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RHI “Doomed to fail” – Can it be saved in time?

May 9, 2016 featured image

RHI is destined to fail unless there is “radical reform”. That’s according to Energy and Utilities Alliance (EUA).

A recently published report called “RHI: A Smarter Approach” published to coincide with the Department of Energy and Climate Change (DECC) RHI consultation, concludes that the proposed RHI policy will not deliver a significant change to the UK heating market, and is unlikely to contribute to achieving the 2020 renewables target.

After the failure of the green deal the government should be doing more to make the RHI work but it would seem that yet another scheme designed to promote the use of renewable energy is not being given enough commitment.

Leading industry figures are now voicing their concerns.

Isaac Occhipinti, head of external affairs at EUA, said: “The proposed RHI policy will not make the difference we had all hoped for. It is fundamentally flawed both in terms of what it will cost and the reform it can deliver. Even under a favourable set of assumptions, it is anticipated that the RHI will incentivise the installation of 100,000 renewable heating systems over the next five years. In the same period, we’d expect eight million boilers to be installed.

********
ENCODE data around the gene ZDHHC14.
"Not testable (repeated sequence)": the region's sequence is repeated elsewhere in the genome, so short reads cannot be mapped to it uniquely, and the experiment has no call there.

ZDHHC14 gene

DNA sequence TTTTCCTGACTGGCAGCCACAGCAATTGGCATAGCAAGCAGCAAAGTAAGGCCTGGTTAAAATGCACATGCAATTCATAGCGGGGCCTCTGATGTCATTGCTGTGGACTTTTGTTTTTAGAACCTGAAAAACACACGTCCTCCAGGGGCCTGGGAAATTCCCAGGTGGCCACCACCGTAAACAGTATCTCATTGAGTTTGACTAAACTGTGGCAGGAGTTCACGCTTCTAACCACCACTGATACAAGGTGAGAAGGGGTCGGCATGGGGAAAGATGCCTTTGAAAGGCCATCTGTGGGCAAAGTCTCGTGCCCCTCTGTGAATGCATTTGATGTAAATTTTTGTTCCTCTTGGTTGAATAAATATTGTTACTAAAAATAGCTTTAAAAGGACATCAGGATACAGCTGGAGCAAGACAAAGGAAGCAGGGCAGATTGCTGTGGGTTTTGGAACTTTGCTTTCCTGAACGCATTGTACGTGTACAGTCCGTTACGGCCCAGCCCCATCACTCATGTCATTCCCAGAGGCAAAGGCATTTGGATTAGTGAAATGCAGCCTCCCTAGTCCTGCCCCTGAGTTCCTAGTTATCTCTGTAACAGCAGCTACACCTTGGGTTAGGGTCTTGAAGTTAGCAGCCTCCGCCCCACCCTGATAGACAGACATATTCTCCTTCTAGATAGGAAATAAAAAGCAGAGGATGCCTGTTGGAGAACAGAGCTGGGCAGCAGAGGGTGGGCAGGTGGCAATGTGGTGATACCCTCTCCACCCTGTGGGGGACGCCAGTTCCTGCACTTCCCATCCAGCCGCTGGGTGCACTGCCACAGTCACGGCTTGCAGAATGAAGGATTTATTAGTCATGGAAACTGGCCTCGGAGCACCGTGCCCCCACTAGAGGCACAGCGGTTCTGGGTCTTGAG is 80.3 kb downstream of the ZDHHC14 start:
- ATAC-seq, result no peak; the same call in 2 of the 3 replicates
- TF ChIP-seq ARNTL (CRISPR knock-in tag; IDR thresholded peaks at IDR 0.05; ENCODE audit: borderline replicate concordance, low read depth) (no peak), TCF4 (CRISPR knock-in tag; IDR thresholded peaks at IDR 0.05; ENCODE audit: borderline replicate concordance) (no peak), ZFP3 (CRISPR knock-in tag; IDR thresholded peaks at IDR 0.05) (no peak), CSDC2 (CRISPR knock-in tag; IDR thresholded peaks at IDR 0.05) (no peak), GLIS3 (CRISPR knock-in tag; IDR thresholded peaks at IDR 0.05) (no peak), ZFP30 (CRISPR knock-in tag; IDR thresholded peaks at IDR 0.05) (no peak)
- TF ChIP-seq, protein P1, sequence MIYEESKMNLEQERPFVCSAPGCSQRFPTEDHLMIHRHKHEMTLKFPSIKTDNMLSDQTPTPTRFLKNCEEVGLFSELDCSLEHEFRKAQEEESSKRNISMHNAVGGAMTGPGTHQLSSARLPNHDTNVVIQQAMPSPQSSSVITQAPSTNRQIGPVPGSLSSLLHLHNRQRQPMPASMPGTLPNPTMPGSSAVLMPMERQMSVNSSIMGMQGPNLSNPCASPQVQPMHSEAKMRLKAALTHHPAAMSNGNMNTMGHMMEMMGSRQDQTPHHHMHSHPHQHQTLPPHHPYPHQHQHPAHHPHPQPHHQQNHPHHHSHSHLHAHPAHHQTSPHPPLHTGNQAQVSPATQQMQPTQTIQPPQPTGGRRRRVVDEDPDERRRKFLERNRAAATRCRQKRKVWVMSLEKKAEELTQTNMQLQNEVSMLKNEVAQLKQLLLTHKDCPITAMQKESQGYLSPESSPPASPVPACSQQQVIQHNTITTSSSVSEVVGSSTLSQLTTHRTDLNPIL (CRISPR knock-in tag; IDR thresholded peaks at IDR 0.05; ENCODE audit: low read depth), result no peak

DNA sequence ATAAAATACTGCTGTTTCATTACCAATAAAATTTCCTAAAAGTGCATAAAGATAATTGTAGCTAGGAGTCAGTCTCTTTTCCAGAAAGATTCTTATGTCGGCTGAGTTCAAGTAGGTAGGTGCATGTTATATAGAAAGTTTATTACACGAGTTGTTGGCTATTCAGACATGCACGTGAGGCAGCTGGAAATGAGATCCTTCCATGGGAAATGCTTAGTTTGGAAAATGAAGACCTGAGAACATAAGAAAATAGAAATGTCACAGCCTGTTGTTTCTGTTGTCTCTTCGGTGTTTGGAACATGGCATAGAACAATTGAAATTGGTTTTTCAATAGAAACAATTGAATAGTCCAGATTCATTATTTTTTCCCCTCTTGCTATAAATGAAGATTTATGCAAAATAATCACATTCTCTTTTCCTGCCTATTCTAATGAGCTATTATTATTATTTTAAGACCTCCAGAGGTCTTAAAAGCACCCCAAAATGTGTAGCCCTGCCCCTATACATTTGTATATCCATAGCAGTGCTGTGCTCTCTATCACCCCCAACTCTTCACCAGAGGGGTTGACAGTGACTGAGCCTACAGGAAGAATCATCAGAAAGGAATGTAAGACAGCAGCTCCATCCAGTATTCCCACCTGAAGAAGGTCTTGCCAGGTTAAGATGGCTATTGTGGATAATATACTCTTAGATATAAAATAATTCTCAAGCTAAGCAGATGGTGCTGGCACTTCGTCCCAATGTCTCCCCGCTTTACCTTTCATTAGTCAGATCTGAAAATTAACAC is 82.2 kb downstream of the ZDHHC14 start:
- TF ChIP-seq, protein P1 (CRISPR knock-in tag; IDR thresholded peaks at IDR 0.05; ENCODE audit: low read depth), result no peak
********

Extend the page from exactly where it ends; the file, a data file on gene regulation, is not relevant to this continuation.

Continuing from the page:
“We advocate that the RHI should be used in a much more targeted way. For each sector of the housing market the most appropriate heating solution should be identified, this would deliver the most effective result both in terms of cost and carbon savings.

EUA would like to see the RHI used to replace:

  • Direct electric heating with renewables to deliver the highest carbon savings.
  • LPG with biopropane, currently not included in the RHI.

“In addition we need to continue to decarbonise the fuel we use – ‘greening’ our gas. Figures from National Grid suggest that 50% of energy demand for heat could be met by biogases by 2050, delivering renewable heat to all homes on the gas grid without any action required by the home owner.

“If we are serious about our renewables targets then we need more than a flawed scheme. We would urge DECC to think again about how to use the limited funds available for the RHI otherwise it will be doomed to fail.”

Stuart Clements, director of HHIC, said: “The RHI needs a clearer focus if it hopes to make any impact on our renewables targets. HHIC would like to see funding targeted at those homes that can accommodate a renewable heating system and those where the current heating system is carbon intensive.

HHIC would also like to see:

  • Solar thermal to remain within the scheme, especially as it improves the efficiency of a heat pump.
  • Support developing the heat pump market. Increasing the tariff alone will not result in adoption of the technology.

“We are legally committed to achieving our 2020 renewable targets with the RHI the flagship policy for helping to decarbonise heat. Unfortunately, as it stands the RHI will simply not deliver,”

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